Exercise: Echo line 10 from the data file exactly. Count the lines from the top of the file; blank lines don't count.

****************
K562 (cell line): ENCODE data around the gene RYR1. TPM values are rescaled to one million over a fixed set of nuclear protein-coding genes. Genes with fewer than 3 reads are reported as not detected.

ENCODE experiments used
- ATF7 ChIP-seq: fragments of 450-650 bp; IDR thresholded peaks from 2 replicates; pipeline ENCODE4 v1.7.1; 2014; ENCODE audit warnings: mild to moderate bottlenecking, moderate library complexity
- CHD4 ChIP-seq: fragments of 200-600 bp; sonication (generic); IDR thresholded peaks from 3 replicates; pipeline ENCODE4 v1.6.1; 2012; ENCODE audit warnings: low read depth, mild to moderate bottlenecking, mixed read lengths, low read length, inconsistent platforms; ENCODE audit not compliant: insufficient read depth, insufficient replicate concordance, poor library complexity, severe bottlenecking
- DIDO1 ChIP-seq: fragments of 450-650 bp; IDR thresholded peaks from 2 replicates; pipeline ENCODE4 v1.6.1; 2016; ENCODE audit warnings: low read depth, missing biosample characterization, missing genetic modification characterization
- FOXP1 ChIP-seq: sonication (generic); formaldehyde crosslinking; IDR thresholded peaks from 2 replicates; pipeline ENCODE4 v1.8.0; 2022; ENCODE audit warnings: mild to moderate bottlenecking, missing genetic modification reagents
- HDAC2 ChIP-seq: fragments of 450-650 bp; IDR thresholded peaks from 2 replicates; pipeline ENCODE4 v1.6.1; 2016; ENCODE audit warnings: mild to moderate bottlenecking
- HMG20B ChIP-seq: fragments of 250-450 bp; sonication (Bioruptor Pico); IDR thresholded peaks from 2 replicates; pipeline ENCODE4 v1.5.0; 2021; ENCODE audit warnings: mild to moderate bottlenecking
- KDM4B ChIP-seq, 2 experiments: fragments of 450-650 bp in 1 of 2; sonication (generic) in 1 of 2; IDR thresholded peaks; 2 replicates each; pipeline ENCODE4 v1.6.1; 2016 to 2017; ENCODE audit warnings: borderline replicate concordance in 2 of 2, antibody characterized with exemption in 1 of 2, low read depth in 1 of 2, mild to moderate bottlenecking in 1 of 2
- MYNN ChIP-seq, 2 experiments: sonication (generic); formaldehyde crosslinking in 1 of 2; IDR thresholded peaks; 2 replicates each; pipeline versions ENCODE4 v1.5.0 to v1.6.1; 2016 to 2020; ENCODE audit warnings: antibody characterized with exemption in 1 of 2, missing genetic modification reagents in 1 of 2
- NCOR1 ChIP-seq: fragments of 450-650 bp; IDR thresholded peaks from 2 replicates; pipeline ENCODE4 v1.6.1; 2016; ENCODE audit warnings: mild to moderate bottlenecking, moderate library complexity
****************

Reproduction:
- MYNN ChIP-seq, 2 experiments: sonication (generic); formaldehyde crosslinking in 1 of 2; IDR thresholded peaks; 2 replicates each; pipeline versions ENCODE4 v1.5.0 to v1.6.1; 2016 to 2020; ENCODE audit warnings: antibody characterized with exemption in 1 of 2, missing genetic modification reagents in 1 of 2